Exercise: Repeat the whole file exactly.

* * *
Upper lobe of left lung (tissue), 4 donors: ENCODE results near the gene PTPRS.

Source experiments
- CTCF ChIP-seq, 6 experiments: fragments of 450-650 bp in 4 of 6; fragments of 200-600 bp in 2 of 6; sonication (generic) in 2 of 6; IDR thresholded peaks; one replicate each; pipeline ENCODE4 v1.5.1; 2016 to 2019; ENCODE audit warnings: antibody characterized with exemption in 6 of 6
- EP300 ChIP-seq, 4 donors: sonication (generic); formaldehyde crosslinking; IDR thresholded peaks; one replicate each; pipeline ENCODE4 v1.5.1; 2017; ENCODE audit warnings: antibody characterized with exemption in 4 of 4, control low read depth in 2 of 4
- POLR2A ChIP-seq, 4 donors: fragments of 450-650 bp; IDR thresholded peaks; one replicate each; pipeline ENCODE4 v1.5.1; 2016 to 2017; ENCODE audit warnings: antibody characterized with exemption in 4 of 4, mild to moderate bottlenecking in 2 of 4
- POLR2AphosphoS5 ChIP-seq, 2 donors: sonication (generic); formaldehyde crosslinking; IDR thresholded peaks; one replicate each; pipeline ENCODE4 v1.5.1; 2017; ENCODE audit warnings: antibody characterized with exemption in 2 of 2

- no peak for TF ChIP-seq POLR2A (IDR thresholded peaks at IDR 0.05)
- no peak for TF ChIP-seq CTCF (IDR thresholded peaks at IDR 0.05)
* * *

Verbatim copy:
Upper lobe of left lung (tissue), 4 donors: ENCODE results near the gene PTPRS.

Source experiments
- CTCF ChIP-seq, 6 experiments: fragments of 450-650 bp in 4 of 6; fragments of 200-600 bp in 2 of 6; sonication (generic) in 2 of 6; IDR thresholded peaks; one replicate each; pipeline ENCODE4 v1.5.1; 2016 to 2019; ENCODE audit warnings: antibody characterized with exemption in 6 of 6
- EP300 ChIP-seq, 4 donors: sonication (generic); formaldehyde crosslinking; IDR thresholded peaks; one replicate each; pipeline ENCODE4 v1.5.1; 2017; ENCODE audit warnings: antibody characterized with exemption in 4 of 4, control low read depth in 2 of 4
- POLR2A ChIP-seq, 4 donors: fragments of 450-650 bp; IDR thresholded peaks; one replicate each; pipeline ENCODE4 v1.5.1; 2016 to 2017; ENCODE audit warnings: antibody characterized with exemption in 4 of 4, mild to moderate bottlenecking in 2 of 4
- POLR2AphosphoS5 ChIP-seq, 2 donors: sonication (generic); formaldehyde crosslinking; IDR thresholded peaks; one replicate each; pipeline ENCODE4 v1.5.1; 2017; ENCODE audit warnings: antibody characterized with exemption in 2 of 2

- no peak for TF ChIP-seq POLR2A (IDR thresholded peaks at IDR 0.05)
- no peak for TF ChIP-seq CTCF (IDR thresholded peaks at IDR 0.05)